The Parable of the Dollar Bill

I was walking along one day, when I thought I heard a voice. It was just a tiny voice. I looked around, and looked some more, but couldn’t see anyone, or where the voice might be coming from. Then I heard it again. As I listened closely, I discovered that the voice was coming from my wallet.

“Ooh, don’t touch me, you’re old and faded and wrinkled,” and “Stay away from me—you smell like garlic.”

Well, you won’t believe this, but inside my wallet were three one dollar bills. One was old and wrinkled, one seemed just ordinary (although I had bought pizza for lunch, so it’s possible that it smelled of garlic), and the third one was fresh and crisp, straight from the bank vault. The new one was the one making noise. It was evident that the new dollar bill did not approve of its company.

But I had to laugh! It was so silly.

A dollar is a dollar is a dollar. It doesn’t matter if it’s old or new, wrinkled and torn, clean or garlic scented. A dollar is still a dollar. And what is a dollar anyway? It’s just a piece of paper. And as a piece of paper, it’s not worth much. It has writing all over it, so you can’t use it for a letter. And you can’t burn it, either—too many chemicals. Plus, if you’re at the beach and you spill your root beer, a dollar bill won’t help because it’s not absorbent.

Nonetheless, we all love to have lots of dollar bills in our pockets. Because a dollar is more than just bad paper. It says on it “Good for all debts, public and private,” and it is signed by the Secretary of the Treasury. The words and the signature constitute a promise by the United States government, that when a dollar bill is presented at a store or bank or pizza parlor, it will be worth a dollar’s worth of stuff.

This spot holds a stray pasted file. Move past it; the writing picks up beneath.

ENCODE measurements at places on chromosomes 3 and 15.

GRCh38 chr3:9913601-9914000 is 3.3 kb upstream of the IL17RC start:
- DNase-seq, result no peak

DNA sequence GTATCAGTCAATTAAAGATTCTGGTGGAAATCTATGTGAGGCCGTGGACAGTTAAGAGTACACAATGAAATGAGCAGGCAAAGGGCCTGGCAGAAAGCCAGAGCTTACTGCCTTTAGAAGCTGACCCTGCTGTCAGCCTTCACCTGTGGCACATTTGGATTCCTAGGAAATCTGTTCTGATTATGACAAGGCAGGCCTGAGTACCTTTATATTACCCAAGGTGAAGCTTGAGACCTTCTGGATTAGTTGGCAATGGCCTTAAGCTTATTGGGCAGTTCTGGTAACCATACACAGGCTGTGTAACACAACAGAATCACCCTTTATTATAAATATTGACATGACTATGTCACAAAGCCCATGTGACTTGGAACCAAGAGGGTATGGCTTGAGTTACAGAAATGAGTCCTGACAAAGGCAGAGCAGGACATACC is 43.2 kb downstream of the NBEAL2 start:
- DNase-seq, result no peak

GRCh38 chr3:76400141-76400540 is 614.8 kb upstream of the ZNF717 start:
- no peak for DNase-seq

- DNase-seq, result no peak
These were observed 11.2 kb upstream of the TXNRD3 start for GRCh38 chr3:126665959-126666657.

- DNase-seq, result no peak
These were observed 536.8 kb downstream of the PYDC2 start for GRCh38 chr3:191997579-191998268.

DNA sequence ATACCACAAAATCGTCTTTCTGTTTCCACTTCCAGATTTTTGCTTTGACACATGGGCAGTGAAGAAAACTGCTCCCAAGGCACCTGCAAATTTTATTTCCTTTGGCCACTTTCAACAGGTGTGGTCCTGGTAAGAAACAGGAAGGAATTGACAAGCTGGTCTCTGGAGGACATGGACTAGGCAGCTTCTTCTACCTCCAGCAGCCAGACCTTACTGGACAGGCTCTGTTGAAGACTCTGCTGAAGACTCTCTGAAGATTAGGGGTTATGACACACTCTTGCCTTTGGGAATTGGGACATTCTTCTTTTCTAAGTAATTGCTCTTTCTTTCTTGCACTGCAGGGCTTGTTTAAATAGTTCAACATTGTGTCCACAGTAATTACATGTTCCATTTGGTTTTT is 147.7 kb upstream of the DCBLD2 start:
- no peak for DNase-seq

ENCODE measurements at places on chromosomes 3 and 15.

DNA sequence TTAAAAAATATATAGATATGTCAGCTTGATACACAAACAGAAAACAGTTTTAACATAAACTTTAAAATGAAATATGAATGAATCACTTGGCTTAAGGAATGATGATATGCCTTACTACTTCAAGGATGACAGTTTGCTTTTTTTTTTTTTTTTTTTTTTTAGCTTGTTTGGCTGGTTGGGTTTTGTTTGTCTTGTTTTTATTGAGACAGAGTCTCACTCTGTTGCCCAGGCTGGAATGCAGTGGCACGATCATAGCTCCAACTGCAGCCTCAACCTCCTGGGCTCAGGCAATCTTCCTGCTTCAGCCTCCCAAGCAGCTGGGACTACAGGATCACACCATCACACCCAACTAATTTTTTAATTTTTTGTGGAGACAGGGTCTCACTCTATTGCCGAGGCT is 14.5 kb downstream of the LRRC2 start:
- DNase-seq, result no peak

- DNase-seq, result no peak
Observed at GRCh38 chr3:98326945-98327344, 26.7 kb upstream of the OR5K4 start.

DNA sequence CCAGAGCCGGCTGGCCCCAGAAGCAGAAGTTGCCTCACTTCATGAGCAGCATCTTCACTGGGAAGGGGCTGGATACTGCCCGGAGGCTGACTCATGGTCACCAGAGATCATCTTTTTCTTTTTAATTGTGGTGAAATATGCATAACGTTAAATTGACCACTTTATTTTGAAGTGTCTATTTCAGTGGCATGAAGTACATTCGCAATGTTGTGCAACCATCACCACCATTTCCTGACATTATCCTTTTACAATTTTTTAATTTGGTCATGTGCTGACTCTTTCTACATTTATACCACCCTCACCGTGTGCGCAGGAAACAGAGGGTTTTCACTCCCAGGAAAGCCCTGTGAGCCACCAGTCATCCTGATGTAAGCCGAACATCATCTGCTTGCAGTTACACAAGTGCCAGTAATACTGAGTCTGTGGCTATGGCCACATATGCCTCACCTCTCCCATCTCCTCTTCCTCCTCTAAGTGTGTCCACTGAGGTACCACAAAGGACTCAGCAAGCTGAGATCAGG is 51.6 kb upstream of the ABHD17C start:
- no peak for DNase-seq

In order to make sure that they can keep that promise, the government has such places as Fort Knox, full of gold, ready to back up their word. Everybody knows that and so you can take a dollar bill anywhere in the world and the people there will know what it is worth and trust its value.

But aren’t we like the foolish dollar bill? Don’t we tend to rank and rate ourselves and others by external qualities? But really, a child of God is a child of God—isn’t it just silly to think otherwise?

Like the dollar bill, in and of ourselves, we are not good for much. Merely a handful of dust.

Moses knew. He had grown up as a prince in the royal court of Pharaoh. The Egyptian civilization had flourished for thousands of years and had obtained the pinnacle of power, wealth, and learning. If anyone wanted to compare personal quality and worth, certainly Moses had the advantage. Nonetheless, after beholding the power and glory of God, Moses realized that “Man is nothing.” The things he had known before that seemed so worthwhile and amazing were nothing, “which thing [he] had never supposed” (Moses 1:10).

King Benjamin, likewise, admonishes us:

“I would that ye should remember, and always retain in remembrance, the greatness of God, and your own nothingness.”

Satan loves to remind us that we are nothing, but he forgets the other half—remembering the greatness of God, and that we must not do.